Comedy showrunners David Mandel (“Veep”) and Alec Berg (“Silicon Valley”) have been friends since their days working on “Seinfeld” and “Curb Your Enthusiasm.” And though they’re both competing in the same race, they’re quick to say the trophy doesn’t matter — pointing out that “Seinfeld” only won once (before their time) — Berg teases his friend, “which is easy for you to say, because you’re going to win!”
David, how much pressure did you feel going into this season’s Emmy race, having taken over the showrunning reins from Armando Iannucci?
David Mandel: I think I probably went into it kind of hoping, at best, that people didn’t hate us too much. Just the whole it’s never as good when the other guy leaves kind of a thing. I assumed the show could get nominated. I assumed Julia (Louis-Dreyfus) will always get nominated, no matter how bad I screwed it up.
Alec Berg: I actually remember, vividly, thinking at last year’s Emmys when “Veep” won, yeah, “Dave is screwed.”
Mandel: I tried to see the bright side of it, “Oh, they won.” The tension is released, no one will care if they never win another one again. Then I thought to myself, “Oh, f–k.”
|Michael Lewis for Variety|
And Alec, did you feel any pressure living up to the buzz of the first season?
Berg: It’s always nice to get nominated, but you know I’m sort of philosophical about that. Our show’s not important. It’s not a show that is changing people’s views about the world, so it’s great to be nominated. I don’t know that we’ll ever win. We were just down at Comic-Con, and the experience of walking around with the guys in my show now versus when we first started — it’s just amazing.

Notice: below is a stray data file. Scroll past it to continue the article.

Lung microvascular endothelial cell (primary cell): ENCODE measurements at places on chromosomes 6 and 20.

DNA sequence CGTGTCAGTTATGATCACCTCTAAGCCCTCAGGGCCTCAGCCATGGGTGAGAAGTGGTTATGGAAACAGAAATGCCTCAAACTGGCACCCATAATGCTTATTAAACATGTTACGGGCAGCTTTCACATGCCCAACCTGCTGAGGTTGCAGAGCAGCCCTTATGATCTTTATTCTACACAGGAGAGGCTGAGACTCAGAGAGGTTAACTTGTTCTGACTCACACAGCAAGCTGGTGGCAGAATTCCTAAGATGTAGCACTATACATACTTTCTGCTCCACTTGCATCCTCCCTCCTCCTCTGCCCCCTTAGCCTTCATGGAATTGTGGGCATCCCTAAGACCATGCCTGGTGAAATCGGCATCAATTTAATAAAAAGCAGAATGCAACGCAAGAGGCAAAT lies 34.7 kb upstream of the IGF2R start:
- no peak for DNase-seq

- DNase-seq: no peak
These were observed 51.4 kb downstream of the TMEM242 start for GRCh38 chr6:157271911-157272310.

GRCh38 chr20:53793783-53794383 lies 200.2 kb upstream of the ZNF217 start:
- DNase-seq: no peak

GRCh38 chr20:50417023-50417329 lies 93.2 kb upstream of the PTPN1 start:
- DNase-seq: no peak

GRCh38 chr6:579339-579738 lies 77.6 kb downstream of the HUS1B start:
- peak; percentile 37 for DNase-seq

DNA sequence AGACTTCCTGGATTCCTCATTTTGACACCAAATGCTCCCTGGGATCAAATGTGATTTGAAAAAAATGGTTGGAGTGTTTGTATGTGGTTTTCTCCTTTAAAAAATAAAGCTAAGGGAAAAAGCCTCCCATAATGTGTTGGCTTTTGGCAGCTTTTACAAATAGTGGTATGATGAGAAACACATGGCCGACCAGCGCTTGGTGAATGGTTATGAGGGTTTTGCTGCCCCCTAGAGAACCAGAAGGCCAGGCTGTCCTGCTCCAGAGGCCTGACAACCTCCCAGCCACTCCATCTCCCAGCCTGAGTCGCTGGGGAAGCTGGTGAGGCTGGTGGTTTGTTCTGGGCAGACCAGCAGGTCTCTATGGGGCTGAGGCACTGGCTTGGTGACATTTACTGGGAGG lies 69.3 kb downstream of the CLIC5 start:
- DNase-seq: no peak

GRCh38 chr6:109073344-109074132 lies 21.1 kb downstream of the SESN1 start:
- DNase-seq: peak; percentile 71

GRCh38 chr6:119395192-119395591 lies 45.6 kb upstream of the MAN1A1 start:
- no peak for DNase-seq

Mandel: It was really cool that Thomas (Middleditch) got nominated.
Berg: Both of our editors got nominated, which makes me happy. Our production design, our casting people, those are the ones that got me super excited. The fact that now, every once in a while, we’re on one of these “Who will win, who should win” list we’re getting mentions, it’s all great. It’s immensely humbling. I’m ecstatic that it just means we get to keep doing the show.
Talk about the evolution of comedy since your days on “Seinfeld” and “Curb Your Enthusiasm.” Those were episodic shows; both of your shows are heavily serialized. How have you seen comedy change over the course of your careers?
Mandel: I think a lot of it goes back to “Seinfeld,” because it was episodic, but that’s where I think a lot of serialization started. Even though it was very episodic, as the seasons went on, it did start to have mini-arcs. Obviously, “Seinfeld” gives birth to “Curb Your Enthusiasm,” and “Curb” takes it a few steps further, and that spawns “The Office” and those single cameras kind of thing. I think you can draw that sort of family tree right down.